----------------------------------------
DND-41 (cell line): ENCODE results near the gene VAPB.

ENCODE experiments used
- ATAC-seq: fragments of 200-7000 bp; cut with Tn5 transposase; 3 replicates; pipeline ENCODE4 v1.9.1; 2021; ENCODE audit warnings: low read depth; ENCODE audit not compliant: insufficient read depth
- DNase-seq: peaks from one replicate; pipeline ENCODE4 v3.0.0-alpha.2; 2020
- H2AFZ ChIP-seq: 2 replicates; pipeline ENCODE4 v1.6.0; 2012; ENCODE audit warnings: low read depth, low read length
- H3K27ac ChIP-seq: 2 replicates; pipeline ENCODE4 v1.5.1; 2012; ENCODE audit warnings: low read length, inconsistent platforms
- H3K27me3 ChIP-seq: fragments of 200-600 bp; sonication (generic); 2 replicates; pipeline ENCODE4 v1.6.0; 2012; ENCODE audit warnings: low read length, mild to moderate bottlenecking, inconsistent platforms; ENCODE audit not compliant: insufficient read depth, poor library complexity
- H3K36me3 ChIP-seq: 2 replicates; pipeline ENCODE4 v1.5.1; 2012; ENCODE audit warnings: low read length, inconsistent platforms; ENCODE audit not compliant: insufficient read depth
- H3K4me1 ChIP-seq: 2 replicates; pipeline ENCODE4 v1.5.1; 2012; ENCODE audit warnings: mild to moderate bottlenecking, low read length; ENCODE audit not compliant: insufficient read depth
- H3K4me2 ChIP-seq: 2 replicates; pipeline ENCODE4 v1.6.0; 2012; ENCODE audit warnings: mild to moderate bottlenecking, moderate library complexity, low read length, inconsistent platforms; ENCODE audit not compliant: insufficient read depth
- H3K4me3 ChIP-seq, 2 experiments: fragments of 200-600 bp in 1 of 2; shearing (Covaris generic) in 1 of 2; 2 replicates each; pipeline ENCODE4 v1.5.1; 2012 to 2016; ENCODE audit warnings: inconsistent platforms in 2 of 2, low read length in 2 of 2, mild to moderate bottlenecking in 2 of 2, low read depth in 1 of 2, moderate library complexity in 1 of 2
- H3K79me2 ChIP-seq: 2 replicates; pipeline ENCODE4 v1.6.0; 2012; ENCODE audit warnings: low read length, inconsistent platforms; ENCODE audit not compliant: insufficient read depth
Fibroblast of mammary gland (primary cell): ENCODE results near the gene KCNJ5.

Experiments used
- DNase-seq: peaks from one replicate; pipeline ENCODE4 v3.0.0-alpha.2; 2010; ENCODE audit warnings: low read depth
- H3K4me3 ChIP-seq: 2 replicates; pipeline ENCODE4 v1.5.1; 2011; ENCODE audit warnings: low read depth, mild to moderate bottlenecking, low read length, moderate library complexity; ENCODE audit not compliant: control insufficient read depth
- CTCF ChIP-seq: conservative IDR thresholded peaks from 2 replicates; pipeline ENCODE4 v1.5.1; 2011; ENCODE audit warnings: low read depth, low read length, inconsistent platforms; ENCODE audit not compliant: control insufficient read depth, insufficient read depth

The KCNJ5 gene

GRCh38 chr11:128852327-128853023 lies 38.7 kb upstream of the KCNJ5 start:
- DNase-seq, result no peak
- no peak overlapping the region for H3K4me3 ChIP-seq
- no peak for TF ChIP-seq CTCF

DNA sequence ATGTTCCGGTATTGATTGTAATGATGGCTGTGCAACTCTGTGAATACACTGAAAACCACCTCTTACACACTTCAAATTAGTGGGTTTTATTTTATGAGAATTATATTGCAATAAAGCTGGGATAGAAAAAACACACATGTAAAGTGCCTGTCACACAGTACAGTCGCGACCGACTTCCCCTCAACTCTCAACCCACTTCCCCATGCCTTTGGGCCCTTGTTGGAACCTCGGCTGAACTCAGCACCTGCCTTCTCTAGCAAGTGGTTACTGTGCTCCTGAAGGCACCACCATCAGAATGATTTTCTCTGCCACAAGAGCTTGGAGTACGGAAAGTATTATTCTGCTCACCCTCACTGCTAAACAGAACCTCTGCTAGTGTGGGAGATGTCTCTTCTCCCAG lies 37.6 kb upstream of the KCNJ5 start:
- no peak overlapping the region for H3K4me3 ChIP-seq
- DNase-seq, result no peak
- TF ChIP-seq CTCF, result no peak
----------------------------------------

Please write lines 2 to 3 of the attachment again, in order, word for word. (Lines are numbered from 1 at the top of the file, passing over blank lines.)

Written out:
ENCODE experiments used
- ATAC-seq: fragments of 200-7000 bp; cut with Tn5 transposase; 3 replicates; pipeline ENCODE4 v1.9.1; 2021; ENCODE audit warnings: low read depth; ENCODE audit not compliant: insufficient read depth